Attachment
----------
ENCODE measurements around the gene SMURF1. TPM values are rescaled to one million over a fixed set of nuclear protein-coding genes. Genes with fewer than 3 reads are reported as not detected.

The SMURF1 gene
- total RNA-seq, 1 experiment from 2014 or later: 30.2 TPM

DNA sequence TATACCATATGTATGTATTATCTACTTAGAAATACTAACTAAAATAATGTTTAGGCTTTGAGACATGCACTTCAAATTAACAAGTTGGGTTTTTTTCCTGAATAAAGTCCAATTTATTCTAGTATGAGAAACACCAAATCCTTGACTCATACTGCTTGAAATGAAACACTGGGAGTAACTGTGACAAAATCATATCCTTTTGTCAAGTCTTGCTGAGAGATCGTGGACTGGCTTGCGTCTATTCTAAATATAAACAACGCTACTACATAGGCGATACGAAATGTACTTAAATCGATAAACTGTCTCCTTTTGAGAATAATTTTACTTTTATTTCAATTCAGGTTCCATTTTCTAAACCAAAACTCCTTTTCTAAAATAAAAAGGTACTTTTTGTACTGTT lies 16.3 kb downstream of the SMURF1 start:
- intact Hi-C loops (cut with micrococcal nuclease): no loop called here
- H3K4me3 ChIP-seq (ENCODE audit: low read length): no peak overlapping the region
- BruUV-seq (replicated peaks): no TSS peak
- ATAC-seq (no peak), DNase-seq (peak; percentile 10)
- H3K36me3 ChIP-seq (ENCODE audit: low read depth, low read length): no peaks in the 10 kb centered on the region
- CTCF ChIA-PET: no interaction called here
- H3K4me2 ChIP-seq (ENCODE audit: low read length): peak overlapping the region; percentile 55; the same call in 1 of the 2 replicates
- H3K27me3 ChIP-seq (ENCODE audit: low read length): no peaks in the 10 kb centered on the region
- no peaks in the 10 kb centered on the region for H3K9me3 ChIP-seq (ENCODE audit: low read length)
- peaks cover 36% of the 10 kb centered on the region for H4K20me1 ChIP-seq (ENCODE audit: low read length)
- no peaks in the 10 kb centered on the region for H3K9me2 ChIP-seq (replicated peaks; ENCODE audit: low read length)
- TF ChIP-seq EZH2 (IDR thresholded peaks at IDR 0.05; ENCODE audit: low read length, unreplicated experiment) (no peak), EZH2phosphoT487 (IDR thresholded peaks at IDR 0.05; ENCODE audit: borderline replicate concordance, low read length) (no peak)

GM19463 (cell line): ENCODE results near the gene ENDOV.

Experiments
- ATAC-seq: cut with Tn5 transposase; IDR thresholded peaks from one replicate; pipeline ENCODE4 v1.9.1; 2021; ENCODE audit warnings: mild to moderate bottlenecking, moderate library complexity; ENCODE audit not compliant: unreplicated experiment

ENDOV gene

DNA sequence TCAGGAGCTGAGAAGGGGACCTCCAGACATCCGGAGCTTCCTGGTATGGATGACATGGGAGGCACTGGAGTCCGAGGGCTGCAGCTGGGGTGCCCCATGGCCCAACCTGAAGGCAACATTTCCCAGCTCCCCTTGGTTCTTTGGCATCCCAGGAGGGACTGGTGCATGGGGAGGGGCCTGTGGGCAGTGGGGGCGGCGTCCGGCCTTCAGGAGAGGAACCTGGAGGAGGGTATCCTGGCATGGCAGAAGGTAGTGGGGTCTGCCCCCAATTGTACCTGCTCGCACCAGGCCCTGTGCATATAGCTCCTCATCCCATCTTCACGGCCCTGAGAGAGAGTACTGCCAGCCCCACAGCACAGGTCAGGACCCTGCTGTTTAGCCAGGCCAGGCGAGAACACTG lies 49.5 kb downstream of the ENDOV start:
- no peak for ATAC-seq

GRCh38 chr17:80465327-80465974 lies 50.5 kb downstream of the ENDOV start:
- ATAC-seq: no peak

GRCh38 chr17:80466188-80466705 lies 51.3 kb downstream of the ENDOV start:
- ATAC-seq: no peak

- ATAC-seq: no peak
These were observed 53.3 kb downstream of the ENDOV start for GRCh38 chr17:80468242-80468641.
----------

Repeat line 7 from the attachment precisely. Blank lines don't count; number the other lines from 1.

- BruUV-seq (replicated peaks): no TSS peak